• Privacy shifting - As technology and data gathering become ubiquitous, opting out will become increasingly difficult. Although digital natives may have a different definition of privacy than older people, the library should be a place that both protects patron data and assists patrons with privacy concerns.
  • Unplugging - With regard to that tension between quiet space and the buzz of a communal living room, all of us need to unplug occasionally. Rather than label a quiet space as a “reading room”, re-brand it as an “unplug zone” or “digital escape space.”
  • Urbanization - Although Buda residents live near a burgeoning urban area, it is worth noting that they are in Buda to find room for an affordable house with a yard- space in which to raise their families. Even though they may not be interested in living in greater density, they still expect excellent library service.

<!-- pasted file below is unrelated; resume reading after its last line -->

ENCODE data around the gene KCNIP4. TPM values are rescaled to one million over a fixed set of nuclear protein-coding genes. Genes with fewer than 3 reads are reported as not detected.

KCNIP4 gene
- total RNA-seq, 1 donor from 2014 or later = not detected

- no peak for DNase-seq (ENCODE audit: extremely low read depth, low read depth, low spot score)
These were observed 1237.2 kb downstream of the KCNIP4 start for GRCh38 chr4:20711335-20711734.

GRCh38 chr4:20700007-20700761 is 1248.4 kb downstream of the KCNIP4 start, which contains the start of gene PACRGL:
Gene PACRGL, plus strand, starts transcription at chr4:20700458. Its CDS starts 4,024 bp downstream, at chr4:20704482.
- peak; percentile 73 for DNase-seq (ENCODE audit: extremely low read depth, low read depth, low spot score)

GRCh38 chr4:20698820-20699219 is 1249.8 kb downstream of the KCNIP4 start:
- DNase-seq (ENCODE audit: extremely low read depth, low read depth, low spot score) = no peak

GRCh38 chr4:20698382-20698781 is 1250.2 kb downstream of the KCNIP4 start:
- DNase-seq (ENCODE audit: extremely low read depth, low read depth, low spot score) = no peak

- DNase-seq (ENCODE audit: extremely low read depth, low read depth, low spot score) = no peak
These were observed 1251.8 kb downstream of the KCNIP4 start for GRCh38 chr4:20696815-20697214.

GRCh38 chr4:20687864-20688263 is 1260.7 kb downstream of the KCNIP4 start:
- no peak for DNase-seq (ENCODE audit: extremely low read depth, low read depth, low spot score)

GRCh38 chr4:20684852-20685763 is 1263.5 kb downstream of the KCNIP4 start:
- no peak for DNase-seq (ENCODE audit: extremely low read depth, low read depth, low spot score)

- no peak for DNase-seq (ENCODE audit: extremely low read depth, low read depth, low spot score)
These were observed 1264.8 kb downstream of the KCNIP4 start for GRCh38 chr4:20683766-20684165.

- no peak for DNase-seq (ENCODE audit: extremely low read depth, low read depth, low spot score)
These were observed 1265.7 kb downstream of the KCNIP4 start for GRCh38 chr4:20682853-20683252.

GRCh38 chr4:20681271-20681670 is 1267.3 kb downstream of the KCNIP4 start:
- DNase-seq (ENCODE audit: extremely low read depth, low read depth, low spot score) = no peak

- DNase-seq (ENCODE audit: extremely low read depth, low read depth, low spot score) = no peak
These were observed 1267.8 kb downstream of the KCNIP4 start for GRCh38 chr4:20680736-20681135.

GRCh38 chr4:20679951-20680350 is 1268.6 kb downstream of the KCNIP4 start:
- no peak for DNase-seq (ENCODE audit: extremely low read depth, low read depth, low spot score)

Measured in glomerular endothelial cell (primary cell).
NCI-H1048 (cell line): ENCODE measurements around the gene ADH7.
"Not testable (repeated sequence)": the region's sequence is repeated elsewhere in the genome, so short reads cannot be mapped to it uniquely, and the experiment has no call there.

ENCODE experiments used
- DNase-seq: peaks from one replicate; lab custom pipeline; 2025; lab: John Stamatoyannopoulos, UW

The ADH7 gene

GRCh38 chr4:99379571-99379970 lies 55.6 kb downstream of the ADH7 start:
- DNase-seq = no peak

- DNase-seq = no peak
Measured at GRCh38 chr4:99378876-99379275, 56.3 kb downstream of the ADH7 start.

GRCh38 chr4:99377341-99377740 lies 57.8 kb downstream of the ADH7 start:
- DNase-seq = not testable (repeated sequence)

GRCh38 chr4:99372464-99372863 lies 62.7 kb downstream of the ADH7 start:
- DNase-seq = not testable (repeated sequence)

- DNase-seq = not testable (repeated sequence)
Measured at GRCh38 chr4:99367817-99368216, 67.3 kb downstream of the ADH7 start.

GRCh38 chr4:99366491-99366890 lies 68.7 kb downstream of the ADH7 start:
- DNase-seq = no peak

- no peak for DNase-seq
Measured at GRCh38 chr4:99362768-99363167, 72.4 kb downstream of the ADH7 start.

PEW Research Center: Libraries


"How the Public Grades Libraries and Uses Libraries," June 27, 2016
Lee Ranie, director of Internet, Science and Technology Research, PEW Research Center
Presented at the ALA Conference, Orlando, June, 2016
Slides available at: http://www.pewinternet.org/2016/06/27/how-the-public-grades-libraries-and-uses-libraries/


People:


Think libraries are important, especially for communities
Like & trust libraries
Think libraries level the playing field for those without vast resources
Believe libraries have rebranded themselves as tech hubs
Still read books

Libraries as Community Resources:


Trusted, top of mind institutions for learning